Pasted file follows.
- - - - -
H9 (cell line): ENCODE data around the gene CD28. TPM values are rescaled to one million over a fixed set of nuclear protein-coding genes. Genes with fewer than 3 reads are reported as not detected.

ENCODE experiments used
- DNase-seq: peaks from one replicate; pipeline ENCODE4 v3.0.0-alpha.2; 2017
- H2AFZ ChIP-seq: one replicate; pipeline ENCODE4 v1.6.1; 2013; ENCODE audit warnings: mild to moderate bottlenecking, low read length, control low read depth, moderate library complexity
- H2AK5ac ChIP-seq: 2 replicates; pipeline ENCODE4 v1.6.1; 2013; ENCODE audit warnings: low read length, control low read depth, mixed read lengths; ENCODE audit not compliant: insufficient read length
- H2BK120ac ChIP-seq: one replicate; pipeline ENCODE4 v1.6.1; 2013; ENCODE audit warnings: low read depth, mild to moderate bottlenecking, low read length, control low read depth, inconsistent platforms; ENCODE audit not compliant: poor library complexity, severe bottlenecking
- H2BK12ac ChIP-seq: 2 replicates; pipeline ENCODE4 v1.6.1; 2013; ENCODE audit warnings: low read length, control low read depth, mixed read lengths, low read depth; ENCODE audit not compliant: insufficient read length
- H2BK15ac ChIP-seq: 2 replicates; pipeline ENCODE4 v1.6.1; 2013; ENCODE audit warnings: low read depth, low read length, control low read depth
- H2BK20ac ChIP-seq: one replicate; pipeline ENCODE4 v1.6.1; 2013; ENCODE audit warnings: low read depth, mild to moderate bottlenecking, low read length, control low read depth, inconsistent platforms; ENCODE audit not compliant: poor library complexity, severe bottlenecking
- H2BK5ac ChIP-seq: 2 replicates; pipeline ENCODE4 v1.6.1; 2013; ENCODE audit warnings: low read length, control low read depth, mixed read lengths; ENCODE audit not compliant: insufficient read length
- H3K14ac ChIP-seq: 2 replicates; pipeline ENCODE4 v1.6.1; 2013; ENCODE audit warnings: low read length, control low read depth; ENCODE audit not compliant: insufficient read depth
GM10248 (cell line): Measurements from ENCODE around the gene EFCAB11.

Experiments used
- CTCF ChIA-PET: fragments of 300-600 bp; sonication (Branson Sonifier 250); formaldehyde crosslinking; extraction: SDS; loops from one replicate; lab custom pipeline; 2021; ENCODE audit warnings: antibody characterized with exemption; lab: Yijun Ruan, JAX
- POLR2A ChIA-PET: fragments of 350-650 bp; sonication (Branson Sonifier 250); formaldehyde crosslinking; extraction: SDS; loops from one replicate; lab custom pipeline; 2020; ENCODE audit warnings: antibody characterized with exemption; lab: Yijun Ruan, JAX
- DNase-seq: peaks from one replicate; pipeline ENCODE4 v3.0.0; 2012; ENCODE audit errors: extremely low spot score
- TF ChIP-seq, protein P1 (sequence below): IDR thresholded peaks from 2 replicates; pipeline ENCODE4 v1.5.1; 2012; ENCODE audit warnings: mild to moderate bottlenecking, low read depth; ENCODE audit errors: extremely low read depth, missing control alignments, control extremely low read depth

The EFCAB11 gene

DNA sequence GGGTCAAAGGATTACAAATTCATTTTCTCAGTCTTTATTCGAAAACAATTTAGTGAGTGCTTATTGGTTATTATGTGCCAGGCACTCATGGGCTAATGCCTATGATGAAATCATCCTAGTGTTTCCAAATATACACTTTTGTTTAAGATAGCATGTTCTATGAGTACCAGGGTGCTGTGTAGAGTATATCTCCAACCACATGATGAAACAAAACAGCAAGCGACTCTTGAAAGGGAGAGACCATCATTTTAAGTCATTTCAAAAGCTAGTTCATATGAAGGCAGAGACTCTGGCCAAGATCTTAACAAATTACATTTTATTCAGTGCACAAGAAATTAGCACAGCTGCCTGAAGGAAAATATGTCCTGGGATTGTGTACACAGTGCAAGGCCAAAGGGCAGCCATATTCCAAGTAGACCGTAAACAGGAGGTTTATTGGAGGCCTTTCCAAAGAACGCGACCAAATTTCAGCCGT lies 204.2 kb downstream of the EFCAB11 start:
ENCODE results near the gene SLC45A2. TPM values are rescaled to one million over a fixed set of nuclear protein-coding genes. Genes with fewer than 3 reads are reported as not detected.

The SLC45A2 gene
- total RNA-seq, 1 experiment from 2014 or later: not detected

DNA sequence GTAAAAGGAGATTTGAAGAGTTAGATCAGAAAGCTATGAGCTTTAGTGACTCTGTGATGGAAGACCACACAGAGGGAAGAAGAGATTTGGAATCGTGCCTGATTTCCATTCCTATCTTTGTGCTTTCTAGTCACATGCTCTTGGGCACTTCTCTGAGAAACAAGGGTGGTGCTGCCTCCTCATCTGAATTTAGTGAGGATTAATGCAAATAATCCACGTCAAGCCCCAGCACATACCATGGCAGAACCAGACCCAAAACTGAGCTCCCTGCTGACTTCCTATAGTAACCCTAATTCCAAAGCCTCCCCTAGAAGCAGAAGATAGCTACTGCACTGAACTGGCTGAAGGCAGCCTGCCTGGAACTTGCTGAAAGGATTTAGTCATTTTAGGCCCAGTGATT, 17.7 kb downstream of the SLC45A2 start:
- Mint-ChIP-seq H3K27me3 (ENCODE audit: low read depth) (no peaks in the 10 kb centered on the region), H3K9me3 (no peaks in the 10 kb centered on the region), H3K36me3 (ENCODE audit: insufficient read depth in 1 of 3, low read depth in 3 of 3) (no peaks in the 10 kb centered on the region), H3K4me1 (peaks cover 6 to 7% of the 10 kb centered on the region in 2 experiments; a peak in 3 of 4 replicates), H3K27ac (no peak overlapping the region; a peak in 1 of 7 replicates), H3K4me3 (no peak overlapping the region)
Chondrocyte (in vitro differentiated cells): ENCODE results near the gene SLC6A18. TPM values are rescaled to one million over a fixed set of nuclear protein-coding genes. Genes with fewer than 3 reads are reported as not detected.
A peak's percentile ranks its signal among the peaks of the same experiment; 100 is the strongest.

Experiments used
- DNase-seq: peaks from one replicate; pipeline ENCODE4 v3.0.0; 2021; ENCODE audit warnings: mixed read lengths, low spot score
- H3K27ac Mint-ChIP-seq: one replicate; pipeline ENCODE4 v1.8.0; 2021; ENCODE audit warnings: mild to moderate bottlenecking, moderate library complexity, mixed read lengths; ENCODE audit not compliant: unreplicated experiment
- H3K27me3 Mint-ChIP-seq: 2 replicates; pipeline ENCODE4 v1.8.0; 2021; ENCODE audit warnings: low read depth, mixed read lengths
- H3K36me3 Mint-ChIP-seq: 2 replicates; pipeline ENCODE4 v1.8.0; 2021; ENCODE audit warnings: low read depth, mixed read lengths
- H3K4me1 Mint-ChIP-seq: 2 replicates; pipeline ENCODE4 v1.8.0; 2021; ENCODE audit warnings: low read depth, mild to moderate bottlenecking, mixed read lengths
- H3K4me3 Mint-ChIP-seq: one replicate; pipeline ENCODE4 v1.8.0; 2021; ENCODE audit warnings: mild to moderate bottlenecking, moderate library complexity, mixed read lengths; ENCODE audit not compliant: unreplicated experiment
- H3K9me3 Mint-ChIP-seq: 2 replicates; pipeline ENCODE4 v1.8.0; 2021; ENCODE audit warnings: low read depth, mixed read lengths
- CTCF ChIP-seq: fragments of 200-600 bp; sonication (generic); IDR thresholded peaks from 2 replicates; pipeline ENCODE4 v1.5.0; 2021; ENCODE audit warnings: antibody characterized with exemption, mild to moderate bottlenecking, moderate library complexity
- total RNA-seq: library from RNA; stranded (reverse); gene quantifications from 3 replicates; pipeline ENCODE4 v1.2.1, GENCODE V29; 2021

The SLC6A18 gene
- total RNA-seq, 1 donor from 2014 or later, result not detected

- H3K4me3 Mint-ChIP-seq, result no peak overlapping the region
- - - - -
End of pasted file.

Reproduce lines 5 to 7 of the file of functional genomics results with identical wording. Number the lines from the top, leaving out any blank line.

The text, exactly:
- H2AK5ac ChIP-seq: 2 replicates; pipeline ENCODE4 v1.6.1; 2013; ENCODE audit warnings: low read length, control low read depth, mixed read lengths; ENCODE audit not compliant: insufficient read length
- H2BK120ac ChIP-seq: one replicate; pipeline ENCODE4 v1.6.1; 2013; ENCODE audit warnings: low read depth, mild to moderate bottlenecking, low read length, control low read depth, inconsistent platforms; ENCODE audit not compliant: poor library complexity, severe bottlenecking
- H2BK12ac ChIP-seq: 2 replicates; pipeline ENCODE4 v1.6.1; 2013; ENCODE audit warnings: low read length, control low read depth, mixed read lengths, low read depth; ENCODE audit not compliant: insufficient read length